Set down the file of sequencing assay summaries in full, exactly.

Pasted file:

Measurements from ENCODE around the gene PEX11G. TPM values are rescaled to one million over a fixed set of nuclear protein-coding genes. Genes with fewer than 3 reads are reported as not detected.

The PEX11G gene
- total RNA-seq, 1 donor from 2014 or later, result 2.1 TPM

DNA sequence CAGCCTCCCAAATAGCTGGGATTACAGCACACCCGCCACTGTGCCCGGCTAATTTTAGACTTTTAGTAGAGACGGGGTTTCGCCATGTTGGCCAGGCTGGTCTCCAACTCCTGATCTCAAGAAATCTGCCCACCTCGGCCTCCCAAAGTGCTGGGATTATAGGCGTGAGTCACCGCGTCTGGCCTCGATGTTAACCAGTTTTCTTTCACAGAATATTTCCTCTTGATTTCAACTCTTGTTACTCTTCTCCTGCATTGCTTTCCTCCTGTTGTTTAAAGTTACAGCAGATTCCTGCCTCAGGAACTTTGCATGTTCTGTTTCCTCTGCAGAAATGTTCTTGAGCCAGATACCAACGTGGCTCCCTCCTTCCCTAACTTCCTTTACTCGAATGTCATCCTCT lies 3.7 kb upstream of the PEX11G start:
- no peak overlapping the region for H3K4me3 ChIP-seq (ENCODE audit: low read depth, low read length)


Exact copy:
Measurements from ENCODE around the gene PEX11G. TPM values are rescaled to one million over a fixed set of nuclear protein-coding genes. Genes with fewer than 3 reads are reported as not detected.

The PEX11G gene
- total RNA-seq, 1 donor from 2014 or later, result 2.1 TPM

DNA sequence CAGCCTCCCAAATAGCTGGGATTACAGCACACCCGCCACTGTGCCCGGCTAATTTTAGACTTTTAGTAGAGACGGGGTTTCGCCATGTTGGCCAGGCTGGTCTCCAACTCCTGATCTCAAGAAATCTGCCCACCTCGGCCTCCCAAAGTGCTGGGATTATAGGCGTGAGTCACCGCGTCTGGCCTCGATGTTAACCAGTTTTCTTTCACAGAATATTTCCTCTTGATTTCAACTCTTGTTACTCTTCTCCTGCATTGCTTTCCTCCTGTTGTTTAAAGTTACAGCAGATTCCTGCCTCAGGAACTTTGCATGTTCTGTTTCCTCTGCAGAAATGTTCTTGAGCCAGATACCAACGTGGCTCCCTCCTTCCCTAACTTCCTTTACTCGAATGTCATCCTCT lies 3.7 kb upstream of the PEX11G start:
- no peak overlapping the region for H3K4me3 ChIP-seq (ENCODE audit: low read depth, low read length)